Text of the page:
by | Sep 25, 1995 | Detroit Free Press | 0 comments

Wayne Fontes now listens to CD music when he drives home from work rather than listen to the radio. You can’t blame him. It’s hard to find a station that isn’t calling for his head. But things have gotten so bad that even his CD selection is affected.

“I used to like slow, pretty songs, you know?” he says, smiling, “but now I can’t listen to them. They’re too sad! I start getting depressed! Like Sinatra. I loved Sinatra. You know that song” — he starts singing — ‘there used to be a ballpark heeeere’? I hear that now and I start hearing, ‘There used to be a coach heeeere.’ And I’m like, whoa, get this off!”

And he cracks up.

This is Fontes’ extraordinary gift, a shell of humor that seems impervious to criticism. In seven years he has won one playoff game, has had three losing

seasons and three winning seasons, has fired and hired more coordinators than a picky bride before her wedding, and has been chewed on like licorice by the media — yet he survives, whole and intact.

Wayne Fontes is like “American Bandstand.” You keep expecting him to be canceled, but week after week, there he is.

How much more can he endure? Remember the coyote in the “Road Runner” cartoons? That’s how I see Fontes these days. After each new defeat, he comes into the press conference with his fur sticking up, his eyes spinning around, everything all smoky and black from the dynamite — and next time you see him, he’s back to normal.

Or so it would seem. A Silverdome lynch mob?

In truth, all is not so rosy in the heart of Wayne Fontes, who is actually one of the more sensitive men on the NFL sidelines. (How many coaches cry after their first victory, and hug their players like long-lost brothers?)

The fact is, Fontes hurts. It is not easy to be the target of so much anger

and scorn, to see your job taken away every day by somebody in print, TV and radio. Tonight, he takes his team onto a national stage to play the best machine in football, the San Francisco 49ers. Should the Lions win, it has the makings of a Houdini trick for Fontes — another great escape.

But should they lose, or even fall behind early, it could resemble a public flogging. Can you imagine 80,000 fans screaming “WAYNE MUST GO!” from the first quarter on?

There isn’t enough small talk in the world for Frank, Al and Dan to cover that.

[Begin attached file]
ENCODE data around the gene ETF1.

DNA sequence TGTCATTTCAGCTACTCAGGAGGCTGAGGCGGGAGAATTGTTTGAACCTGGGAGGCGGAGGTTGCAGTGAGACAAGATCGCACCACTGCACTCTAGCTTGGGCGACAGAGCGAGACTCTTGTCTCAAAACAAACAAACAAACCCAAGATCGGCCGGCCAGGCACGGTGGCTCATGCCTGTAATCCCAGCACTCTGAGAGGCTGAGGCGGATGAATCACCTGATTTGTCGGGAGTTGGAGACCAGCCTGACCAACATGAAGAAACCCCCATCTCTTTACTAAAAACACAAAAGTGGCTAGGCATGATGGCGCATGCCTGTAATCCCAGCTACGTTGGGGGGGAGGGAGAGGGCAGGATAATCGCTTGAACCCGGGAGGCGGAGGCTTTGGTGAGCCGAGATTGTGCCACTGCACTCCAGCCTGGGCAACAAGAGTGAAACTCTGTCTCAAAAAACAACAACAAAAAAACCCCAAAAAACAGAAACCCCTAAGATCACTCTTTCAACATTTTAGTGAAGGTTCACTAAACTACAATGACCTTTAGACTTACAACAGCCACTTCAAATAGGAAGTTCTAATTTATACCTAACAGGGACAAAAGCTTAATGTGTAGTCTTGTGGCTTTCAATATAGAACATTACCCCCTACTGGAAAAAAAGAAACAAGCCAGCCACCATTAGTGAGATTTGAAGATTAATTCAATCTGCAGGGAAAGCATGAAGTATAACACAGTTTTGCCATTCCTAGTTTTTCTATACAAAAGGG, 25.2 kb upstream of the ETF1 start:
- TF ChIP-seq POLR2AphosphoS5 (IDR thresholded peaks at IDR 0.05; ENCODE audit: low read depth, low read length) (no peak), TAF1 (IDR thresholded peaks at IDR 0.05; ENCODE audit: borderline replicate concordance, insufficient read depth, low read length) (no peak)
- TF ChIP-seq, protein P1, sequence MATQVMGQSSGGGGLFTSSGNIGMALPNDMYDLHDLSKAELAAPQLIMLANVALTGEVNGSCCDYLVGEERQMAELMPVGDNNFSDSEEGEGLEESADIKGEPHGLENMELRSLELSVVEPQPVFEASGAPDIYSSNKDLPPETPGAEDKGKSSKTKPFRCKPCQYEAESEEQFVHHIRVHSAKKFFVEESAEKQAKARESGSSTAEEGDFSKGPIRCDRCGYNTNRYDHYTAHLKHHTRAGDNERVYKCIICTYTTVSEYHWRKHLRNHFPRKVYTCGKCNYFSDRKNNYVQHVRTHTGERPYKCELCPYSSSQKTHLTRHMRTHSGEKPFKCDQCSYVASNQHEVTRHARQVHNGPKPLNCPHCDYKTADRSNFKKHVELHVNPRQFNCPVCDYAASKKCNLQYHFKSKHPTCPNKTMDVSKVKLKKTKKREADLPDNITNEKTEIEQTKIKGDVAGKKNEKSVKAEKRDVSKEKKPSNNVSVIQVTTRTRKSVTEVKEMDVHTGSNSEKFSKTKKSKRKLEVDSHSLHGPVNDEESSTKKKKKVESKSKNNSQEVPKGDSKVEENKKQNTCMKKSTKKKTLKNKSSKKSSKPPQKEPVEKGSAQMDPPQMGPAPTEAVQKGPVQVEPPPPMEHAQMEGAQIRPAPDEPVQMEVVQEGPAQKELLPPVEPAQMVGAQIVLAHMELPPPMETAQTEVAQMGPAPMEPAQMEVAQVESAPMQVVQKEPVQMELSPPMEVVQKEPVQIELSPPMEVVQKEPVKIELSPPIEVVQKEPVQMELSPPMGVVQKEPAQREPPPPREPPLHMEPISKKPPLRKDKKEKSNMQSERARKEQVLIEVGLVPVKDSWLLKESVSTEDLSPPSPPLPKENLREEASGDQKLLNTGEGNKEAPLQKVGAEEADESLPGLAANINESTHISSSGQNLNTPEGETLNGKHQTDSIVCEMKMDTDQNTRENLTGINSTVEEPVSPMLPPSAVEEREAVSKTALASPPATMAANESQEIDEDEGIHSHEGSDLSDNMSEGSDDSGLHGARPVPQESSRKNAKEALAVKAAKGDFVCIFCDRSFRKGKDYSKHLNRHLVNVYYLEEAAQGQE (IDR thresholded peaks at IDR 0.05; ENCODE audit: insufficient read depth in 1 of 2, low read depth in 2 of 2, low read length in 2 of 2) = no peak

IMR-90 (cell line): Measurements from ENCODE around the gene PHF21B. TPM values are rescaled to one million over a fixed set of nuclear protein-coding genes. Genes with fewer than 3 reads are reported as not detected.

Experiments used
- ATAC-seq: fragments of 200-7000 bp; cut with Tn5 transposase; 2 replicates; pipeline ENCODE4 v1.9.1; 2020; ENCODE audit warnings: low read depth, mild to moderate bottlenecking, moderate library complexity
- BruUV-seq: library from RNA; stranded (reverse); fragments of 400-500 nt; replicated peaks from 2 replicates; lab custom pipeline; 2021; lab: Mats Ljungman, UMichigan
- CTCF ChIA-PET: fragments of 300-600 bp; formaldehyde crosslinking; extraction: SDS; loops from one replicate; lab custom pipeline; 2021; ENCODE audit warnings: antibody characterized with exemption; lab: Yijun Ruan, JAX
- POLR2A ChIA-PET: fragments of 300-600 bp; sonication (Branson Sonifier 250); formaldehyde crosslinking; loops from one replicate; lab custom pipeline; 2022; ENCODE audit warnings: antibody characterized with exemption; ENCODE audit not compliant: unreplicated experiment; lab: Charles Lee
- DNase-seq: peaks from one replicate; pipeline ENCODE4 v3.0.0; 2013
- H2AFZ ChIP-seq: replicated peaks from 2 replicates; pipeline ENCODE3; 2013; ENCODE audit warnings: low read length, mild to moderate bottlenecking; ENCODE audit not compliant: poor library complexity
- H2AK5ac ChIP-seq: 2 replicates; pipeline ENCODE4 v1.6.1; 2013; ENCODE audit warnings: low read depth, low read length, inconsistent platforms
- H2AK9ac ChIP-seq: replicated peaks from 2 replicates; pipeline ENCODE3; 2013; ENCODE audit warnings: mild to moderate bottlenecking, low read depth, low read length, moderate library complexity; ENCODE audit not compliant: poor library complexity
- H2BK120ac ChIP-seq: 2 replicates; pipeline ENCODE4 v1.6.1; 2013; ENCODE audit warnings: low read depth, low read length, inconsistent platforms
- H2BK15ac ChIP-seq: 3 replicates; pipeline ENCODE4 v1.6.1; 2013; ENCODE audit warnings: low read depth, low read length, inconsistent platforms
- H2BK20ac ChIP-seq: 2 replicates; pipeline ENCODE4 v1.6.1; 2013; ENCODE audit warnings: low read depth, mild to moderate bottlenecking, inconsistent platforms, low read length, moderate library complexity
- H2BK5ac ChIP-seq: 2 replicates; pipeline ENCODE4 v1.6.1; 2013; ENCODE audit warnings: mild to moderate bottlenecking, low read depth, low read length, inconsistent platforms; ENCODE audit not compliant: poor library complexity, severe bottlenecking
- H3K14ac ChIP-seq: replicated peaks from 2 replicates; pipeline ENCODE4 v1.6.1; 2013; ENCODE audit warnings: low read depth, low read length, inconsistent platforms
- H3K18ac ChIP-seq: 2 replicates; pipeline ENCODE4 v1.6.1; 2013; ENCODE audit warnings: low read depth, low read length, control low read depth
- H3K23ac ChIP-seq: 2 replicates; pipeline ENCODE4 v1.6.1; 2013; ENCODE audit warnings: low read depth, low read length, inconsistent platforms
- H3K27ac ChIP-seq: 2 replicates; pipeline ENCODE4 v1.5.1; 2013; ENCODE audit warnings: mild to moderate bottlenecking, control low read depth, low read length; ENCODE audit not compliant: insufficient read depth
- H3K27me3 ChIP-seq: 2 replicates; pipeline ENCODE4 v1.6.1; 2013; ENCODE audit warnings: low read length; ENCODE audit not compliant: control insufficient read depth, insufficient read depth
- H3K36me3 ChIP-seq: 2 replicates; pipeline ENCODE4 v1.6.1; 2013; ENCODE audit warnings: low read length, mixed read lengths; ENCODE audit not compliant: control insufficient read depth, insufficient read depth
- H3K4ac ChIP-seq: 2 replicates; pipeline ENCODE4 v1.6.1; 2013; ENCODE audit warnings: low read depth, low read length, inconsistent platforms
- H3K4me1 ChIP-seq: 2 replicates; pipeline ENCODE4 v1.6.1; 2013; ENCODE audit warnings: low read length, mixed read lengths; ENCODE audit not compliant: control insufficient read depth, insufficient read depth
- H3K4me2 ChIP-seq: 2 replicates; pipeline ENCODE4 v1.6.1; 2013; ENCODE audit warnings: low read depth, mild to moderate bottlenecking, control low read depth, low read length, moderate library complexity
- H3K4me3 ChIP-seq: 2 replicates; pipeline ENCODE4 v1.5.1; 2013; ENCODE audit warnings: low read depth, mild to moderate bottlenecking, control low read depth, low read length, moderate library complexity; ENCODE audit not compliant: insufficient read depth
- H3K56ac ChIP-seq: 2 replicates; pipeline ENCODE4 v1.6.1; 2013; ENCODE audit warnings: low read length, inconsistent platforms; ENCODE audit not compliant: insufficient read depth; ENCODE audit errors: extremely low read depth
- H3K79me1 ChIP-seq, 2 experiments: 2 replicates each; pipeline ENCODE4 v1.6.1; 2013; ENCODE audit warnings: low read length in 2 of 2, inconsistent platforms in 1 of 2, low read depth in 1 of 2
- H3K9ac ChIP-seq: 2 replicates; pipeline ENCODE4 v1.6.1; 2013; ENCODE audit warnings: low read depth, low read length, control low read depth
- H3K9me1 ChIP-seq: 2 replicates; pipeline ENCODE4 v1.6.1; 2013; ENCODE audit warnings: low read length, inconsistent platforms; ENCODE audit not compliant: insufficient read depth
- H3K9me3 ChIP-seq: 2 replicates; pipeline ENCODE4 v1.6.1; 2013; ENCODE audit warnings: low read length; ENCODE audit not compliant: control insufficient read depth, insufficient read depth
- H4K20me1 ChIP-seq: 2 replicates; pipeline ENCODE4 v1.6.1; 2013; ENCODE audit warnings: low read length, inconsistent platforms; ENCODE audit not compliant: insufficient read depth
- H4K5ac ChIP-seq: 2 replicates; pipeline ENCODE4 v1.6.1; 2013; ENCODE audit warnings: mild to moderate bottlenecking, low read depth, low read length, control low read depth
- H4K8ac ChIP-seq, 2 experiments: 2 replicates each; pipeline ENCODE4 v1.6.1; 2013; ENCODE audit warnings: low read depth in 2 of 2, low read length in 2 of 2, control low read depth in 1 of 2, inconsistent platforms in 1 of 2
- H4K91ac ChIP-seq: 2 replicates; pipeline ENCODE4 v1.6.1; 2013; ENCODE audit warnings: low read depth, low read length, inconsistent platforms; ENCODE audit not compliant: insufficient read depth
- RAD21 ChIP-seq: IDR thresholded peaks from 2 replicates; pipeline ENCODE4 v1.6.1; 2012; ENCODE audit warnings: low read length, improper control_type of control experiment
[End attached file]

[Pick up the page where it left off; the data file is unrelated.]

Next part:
“I’m human, I hurt like everyone else,” Fontes admits. “My kids watch the games on TV, they see me, and they ask my wife, ‘Is Dad OK? Look at his face .
. . ‘

“I have more gray hair, I have more lines on my face. I saw it happen here before me with Darryl Rogers. I saw it in Tampa Bay with John McKay. They wore him down, he couldn’t go anywhere without reading, ‘Throw McKay in the Bay.’ “

He pauses, bites his lip. Then, as if worried that he is sounding too vulnerable, he quickly smiles and adds, “For the record, I plan to be here for a long time. A very long time.”

Now, I know several hundred Lions fans just keeled over and fainted when they read that. But this is not about whether he deserves to stay — a subject we write about daily.

This is about the effects of being Sports Public Enemy No. 1.

“You know what I see when I see Wayne make statements like he did last week — about being hunted like the prize buck?” says Herman Moore. “I see a defense mechanism. I see a guy in pain.” A different persona?

Moore is more astute and thoughtful than most athletes. He has pondered whether the public outcry is correct about his coach. And he debates Fontes’ keep-’em-laughing responses. On the one hand, he says, players don’t want to see their coach cracking under the pressure, acting as if he is scared, so the joviality Fontes displays is good.

On the other hand, players don’t want to feel as if the coach doesn’t care.

“There’s a lot of misconceptions about Wayne’s personality,” Moore says.
“For example, people think he’s not tough enough with us, because whenever the TV cameras catch him, he’s always holding his chin and looking real sad.

“But what you don’t see is when he turns around and pulls off the headsets. He lets people have it right on the sideline.”

Like how, I ask? Moore does an impression:

“You bleeping son of a bleep! I told you all week that bleeping play won’t work and we try it anyhow.” . . . or “Get that bleeping guy out of there! I don’t want to see him the rest of the bleeping game!” . . . or “You guys are getting your bleeping asses kicked!”

See? He can sound like a coach!

Almost everyone expects that Fontes will not be back for another season with the Lions. Public sentiment has never been this high against him. But stranger things have happened. The Lions remain a talented roster, and with talent you never know.

In the meantime, Fontes goes on, dodging bullets, telling people he doesn’t listen or read the criticism (I don’t buy it) and searching for the right, soothing CDs in his car.

“I can’t even watch the movies I used to watch,” he says, smiling again.
“No sad movies. No serious movies. Just comedies now. And Westerns.”

But they shoot people in Westerns, I say.

“Yeah, but I just imagine they’re the media.”

And he laughs and walks away. What can you do? What can you say? He is the cartoon coyote, and the 49ers are the latest boulder dropping from the mountain, heading for his head.

Beep beep.


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